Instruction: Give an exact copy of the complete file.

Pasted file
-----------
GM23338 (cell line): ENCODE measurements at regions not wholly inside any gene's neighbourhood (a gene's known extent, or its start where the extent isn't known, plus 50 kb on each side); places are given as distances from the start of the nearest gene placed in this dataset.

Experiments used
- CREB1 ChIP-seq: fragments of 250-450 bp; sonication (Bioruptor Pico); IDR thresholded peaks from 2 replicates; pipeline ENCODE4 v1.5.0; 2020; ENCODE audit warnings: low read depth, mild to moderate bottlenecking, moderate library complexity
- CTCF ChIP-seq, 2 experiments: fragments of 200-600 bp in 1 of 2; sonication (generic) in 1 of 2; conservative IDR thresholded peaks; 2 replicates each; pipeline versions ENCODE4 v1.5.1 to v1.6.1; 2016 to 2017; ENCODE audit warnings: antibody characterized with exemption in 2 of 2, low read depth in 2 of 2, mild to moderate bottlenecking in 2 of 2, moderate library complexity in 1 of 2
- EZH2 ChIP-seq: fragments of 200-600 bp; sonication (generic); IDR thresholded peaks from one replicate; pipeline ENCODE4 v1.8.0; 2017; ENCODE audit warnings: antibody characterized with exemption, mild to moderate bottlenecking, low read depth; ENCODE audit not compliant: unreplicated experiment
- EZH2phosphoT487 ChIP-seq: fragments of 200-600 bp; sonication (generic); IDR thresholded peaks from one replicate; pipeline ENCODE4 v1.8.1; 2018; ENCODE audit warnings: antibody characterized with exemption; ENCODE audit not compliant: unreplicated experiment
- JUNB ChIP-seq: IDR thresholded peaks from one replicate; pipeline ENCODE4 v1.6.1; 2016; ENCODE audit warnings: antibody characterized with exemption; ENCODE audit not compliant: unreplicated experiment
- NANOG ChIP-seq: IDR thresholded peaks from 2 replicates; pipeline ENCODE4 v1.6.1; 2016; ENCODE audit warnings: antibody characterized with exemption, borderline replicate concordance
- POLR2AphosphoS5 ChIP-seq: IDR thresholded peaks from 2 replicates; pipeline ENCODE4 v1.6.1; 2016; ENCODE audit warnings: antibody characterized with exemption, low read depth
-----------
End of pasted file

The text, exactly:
GM23338 (cell line): ENCODE measurements at regions not wholly inside any gene's neighbourhood (a gene's known extent, or its start where the extent isn't known, plus 50 kb on each side); places are given as distances from the start of the nearest gene placed in this dataset.

Experiments used
- CREB1 ChIP-seq: fragments of 250-450 bp; sonication (Bioruptor Pico); IDR thresholded peaks from 2 replicates; pipeline ENCODE4 v1.5.0; 2020; ENCODE audit warnings: low read depth, mild to moderate bottlenecking, moderate library complexity
- CTCF ChIP-seq, 2 experiments: fragments of 200-600 bp in 1 of 2; sonication (generic) in 1 of 2; conservative IDR thresholded peaks; 2 replicates each; pipeline versions ENCODE4 v1.5.1 to v1.6.1; 2016 to 2017; ENCODE audit warnings: antibody characterized with exemption in 2 of 2, low read depth in 2 of 2, mild to moderate bottlenecking in 2 of 2, moderate library complexity in 1 of 2
- EZH2 ChIP-seq: fragments of 200-600 bp; sonication (generic); IDR thresholded peaks from one replicate; pipeline ENCODE4 v1.8.0; 2017; ENCODE audit warnings: antibody characterized with exemption, mild to moderate bottlenecking, low read depth; ENCODE audit not compliant: unreplicated experiment
- EZH2phosphoT487 ChIP-seq: fragments of 200-600 bp; sonication (generic); IDR thresholded peaks from one replicate; pipeline ENCODE4 v1.8.1; 2018; ENCODE audit warnings: antibody characterized with exemption; ENCODE audit not compliant: unreplicated experiment
- JUNB ChIP-seq: IDR thresholded peaks from one replicate; pipeline ENCODE4 v1.6.1; 2016; ENCODE audit warnings: antibody characterized with exemption; ENCODE audit not compliant: unreplicated experiment
- NANOG ChIP-seq: IDR thresholded peaks from 2 replicates; pipeline ENCODE4 v1.6.1; 2016; ENCODE audit warnings: antibody characterized with exemption, borderline replicate concordance
- POLR2AphosphoS5 ChIP-seq: IDR thresholded peaks from 2 replicates; pipeline ENCODE4 v1.6.1; 2016; ENCODE audit warnings: antibody characterized with exemption, low read depth